A friend mentioned she was reading this book and it sounded interesting, so I thought I would give it a go. It was great – I became very single minded – can’t talk to you now must finish my book!
Here’s the blurb …
SOME STORIES CANNOT BE TOLD IN JUST ONE LIFETIME.
Harry August is on his deathbed. Again.
No matter what he does or the decisions he makes, when death comes, Harry always returns to where he began, a child with all the knowledge of a life he has already lived a dozen times before. Nothing ever changes.
As Harry nears the end of his eleventh life, a little girl appears at his bedside. “I nearly missed you, Doctor August,” she says. “I need to send a message.”
This is the story of what Harry does next, and what he did before, and how he tries to save a past he cannot change and a future he cannot allow.
Now this novel is science fiction (Harry lives his life repeatedly), but not in the typical sense, so don’t let the fact that there is time travel put you off reading it. I found this novel compelling – I couldn’t put it down and for once I don’t think it needs editing! The story unfolds gradually with little clues and foreshadowing here and there. It is told from Harry’s point of view and it is very ancedotal – it feels like someone is telling you the story with a few distractions and digressions. Harry is born during World War 1 and in one of his lives dies in 2003, so it is really the story of the 20th Century. It is a bit of a swash-buckling tale of courage, espionage and technical innovation. It is about the search for the Theory of Everything and just how far someone is prepared to go to achieve their goal – is it OK to sacrifice the future for the present? Also, if the world is essentially reset when you die and you repeat your life countless times, how do you make a difference?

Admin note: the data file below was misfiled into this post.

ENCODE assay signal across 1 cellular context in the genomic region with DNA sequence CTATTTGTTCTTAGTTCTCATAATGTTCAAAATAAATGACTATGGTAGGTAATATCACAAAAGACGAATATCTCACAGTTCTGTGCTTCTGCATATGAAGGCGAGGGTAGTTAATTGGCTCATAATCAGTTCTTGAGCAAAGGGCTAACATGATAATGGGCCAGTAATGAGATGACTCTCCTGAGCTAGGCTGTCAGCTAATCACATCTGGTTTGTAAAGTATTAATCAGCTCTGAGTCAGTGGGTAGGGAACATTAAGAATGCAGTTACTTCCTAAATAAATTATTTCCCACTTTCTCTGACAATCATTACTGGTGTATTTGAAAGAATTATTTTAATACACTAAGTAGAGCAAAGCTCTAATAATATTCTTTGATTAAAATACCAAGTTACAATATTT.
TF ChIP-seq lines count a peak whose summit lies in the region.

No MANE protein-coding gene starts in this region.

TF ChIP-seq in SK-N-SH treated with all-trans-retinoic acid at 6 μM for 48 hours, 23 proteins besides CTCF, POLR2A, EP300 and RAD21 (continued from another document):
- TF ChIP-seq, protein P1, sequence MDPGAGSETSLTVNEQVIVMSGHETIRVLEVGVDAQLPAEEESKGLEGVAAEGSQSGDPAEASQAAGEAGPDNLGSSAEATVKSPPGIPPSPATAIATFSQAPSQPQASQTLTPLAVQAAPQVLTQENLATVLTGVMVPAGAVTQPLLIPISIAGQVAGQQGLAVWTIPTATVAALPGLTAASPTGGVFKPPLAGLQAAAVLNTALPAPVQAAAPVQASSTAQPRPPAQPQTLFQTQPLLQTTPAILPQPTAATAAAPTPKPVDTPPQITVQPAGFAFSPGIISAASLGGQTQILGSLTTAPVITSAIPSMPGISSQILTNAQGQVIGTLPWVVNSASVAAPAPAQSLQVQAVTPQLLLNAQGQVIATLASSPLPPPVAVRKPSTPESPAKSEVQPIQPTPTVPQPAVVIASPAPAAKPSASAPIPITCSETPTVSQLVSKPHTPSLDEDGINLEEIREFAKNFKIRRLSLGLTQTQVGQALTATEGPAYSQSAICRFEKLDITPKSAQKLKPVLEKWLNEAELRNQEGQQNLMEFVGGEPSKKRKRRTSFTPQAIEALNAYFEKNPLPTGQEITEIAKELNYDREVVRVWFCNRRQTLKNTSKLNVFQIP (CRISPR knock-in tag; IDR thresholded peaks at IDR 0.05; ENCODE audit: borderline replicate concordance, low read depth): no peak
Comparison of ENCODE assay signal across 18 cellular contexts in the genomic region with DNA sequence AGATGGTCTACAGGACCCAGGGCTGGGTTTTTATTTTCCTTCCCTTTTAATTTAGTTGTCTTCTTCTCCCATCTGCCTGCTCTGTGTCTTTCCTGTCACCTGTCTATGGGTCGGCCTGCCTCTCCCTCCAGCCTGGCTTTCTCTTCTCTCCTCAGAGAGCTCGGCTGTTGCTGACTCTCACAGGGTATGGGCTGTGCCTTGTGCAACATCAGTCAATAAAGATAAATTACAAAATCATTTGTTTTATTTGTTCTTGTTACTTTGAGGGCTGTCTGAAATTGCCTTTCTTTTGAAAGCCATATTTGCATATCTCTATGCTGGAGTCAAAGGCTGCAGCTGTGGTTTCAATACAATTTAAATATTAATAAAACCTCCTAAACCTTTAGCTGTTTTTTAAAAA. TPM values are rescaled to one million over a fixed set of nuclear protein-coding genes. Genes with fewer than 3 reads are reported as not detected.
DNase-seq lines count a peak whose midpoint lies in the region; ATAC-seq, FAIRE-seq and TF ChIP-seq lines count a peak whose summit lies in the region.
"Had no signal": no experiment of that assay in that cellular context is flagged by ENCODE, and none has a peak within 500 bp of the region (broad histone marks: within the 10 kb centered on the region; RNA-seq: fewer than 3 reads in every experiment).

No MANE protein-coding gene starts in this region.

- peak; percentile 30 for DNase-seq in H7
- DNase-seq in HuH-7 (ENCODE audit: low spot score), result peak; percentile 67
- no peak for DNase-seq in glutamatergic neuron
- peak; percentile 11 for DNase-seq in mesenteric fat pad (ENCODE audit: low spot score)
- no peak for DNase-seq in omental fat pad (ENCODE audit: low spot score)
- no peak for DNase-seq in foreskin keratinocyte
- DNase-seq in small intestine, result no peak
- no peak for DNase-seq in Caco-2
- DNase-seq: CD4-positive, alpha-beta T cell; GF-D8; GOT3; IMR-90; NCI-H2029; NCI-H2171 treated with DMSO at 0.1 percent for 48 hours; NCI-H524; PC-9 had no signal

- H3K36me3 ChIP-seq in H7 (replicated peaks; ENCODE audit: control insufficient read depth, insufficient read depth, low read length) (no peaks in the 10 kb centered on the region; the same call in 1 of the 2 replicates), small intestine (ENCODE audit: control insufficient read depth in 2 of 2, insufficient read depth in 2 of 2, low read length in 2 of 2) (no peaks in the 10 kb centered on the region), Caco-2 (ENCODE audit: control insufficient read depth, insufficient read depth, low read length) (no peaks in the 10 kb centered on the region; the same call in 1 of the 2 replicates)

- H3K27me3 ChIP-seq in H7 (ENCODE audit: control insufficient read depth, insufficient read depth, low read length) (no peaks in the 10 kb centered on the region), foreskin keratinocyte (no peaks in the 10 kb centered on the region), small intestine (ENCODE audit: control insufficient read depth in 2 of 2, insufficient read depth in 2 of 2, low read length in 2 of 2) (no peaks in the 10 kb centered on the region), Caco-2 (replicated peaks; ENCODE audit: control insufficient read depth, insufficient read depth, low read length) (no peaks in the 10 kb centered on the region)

Anyway, I really enjoyed this novel – it was fun, well-written, but also made me think from time to time.
Another review …